Before Abby and Eric Troyer uprooted their central Indiana lives and moved to Chicago for Eric's new job with an online men's fashion business, they created a memento on a whim. After eating lunch at the Nickel Plate Bar & Grill in Fishers, the young couple stopped in at a T-shirt shop that they'd heard about from friends. And they left with a special memory -- both of the store, Vardagen, and of their time in Indianapolis.
Vardagen made its name by creating quirky tops that feature animals, throwback typography and a healthy serving of business-branded designs. But the company also offers an online application for a Vardagram, which allows customers to print their online Instagram photos onto shirts. The Vardagram is what the Troyers happily stumbled upon during their visit to the clothing outlet, where they created "a cool little symbol of a chapter closing and a new one beginning," all on a men's cotton T-shirt.
"It was pretty meaningful for us -- a picture of our son looking out into our backyard at the house we were moving out of," says Abby. "You can customize the number of likes and the location, so we changed the location to our street address and the number of likes to 317, as a reminder of where we came from and the home that our son was born into."
The human-level impact of this fusion of fashion and social media matches owner Jared Ingold's unique approach to selling clothes. Rather than having multiple companies print, distribute and retail its wares, Vardagen does all of the work, and the designs are done by central Indiana artists. Similarly, the line incorporates images that celebrate both the Hoosier state's shape ("the Bearded State") and Fishers' high school team mascot.
Even with that focus, though, sometimes even local customers don't realize immediately that the business is proudly based in central Indiana.
"I had no idea [at first that] Vardagen was based out of Indianapolis," says David Johnson, a Vardagen customer. "I've been telling my buddies about it and everyone seems to like it now."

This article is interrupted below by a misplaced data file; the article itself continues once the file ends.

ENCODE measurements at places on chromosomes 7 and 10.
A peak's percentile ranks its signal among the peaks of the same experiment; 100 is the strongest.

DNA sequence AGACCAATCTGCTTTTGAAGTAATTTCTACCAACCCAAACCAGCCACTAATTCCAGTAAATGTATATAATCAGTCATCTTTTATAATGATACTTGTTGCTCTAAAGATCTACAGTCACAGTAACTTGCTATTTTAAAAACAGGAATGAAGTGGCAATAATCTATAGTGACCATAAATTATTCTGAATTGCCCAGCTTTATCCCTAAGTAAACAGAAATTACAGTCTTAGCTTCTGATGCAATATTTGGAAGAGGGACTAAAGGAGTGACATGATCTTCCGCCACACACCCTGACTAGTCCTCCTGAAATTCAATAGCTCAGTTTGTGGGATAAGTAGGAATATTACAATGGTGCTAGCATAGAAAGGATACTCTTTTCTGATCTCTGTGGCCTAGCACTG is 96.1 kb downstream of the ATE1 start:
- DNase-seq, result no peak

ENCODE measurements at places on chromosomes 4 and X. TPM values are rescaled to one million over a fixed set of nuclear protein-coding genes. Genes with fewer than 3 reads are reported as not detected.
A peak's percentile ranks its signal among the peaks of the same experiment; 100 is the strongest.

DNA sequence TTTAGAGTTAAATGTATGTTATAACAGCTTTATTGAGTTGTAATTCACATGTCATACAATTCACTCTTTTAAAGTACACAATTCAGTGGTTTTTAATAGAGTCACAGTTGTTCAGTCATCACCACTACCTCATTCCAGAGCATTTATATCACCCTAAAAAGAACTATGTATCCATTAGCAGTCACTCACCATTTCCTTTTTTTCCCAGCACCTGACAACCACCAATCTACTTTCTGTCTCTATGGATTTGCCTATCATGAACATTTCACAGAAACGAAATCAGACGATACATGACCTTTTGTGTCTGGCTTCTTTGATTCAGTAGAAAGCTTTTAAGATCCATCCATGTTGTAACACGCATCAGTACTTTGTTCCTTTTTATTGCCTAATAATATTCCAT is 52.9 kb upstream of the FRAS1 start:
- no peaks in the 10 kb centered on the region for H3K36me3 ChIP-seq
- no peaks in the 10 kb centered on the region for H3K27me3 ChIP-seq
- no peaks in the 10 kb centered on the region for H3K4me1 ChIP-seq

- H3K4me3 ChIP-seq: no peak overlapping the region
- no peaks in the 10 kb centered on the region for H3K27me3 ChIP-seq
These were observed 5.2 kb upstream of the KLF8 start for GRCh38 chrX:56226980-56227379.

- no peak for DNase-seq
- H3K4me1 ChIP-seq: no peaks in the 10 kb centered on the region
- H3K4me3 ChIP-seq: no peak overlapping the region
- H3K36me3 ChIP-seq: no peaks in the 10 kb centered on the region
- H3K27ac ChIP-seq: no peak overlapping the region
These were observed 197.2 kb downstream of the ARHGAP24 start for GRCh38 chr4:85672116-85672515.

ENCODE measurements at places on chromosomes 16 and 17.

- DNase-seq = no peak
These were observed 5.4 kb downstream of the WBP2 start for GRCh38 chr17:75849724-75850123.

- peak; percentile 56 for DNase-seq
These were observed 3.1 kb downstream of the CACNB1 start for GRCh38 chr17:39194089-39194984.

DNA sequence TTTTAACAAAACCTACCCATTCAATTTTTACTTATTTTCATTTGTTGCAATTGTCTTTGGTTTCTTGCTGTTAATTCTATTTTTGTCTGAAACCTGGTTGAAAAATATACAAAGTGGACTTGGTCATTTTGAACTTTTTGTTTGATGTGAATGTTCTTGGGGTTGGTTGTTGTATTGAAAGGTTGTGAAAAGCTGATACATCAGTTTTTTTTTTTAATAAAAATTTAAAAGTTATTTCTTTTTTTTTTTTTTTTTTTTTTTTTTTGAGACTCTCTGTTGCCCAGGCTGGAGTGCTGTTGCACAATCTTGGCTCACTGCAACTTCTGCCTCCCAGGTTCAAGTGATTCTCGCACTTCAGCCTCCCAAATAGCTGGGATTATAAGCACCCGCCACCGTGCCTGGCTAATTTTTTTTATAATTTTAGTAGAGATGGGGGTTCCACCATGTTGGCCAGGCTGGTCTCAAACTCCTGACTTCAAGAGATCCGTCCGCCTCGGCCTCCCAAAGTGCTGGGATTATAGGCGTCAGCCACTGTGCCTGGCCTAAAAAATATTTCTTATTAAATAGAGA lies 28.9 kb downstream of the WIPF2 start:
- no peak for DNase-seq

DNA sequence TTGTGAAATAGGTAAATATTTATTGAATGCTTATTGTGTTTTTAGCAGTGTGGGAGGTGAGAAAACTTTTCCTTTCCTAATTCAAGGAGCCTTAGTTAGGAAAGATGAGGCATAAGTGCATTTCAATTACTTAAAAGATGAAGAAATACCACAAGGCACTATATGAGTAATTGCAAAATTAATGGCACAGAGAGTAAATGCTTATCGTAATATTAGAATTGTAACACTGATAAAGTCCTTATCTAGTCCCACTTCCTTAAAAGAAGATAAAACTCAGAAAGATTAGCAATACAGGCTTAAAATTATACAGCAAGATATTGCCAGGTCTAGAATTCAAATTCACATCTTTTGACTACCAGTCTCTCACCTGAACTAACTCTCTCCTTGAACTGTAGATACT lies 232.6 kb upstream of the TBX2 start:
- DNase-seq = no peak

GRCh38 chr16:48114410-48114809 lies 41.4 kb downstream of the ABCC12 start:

Vardagen is the Swedish word for "everyday." The company chose the name, Ingold says, because "we just wanted to make everyday clothes." Crafted of soft and comfortable fabrics, Ingold's shirts and the designs they bear are meant to be easily incorporated into daily life.
Vardagen started in 2006 as a bit of a hobby, but the orders kept coming. People from more than 50 countries make up its customer list. By 2012, the first brick and mortar store opened in Fishers. In 2008, those successes led Ingold to launch The Art Press, a screen-printing company based out of downtown Indianapolis that uses environmentally friendly inks.
Although it's an eco-conscious company, Ingold says they don't market that.
"It's a value more than a marketing strategy," Ingold says. "It's who we are and what we care about. Our ink is unique because it's water based. We mix our own colors. A lot of shops will have a set amount of colors, but we have an endless amount, which gives us more creativity."
Ingold's primary focus remains being a central Indiana-based operation.
"My passion is to offer something to Indianapolis," he says. "In the beginning we skipped over Indianapolis accidentally because we got featured on design blogs. We've sold to 55 different countries, and our focus was outside the city. Now, I want to have roots and a foundation here, so that's why I got the Fishers store. It's just a home base for us."
Ingold says they have been really lucky with their business because a lot of the success has come from word-of-mouth. Now, they are trying to figure out the next logical step for the company.
"We may open up a downtown location next," he says. "Right now we have our hands in retail and wholesale. We don't want to keep putting out new locations and start wholesale, so we're trying to figure out the best model, then go from there."
In addition to launching the Vardagram app, this past winter the company also started selling children's shirts with the VDGN Kid's label. And, even though the Troyer's may not be Indy-based anymore, they are happy to celebrate the local business they still love from the Windy City 180 miles away.
"My little Harvey man is wearing a Vardagen shirt," Abby Troyer says over the phone, with her just-under-2-year old son playing in the background. "It's the Vardagen Everyday with the polar bear, a little gray one."
Like many Vardagen fans across the country, their shirts are just cool little reminders that art can be wearable and comfortable everyday.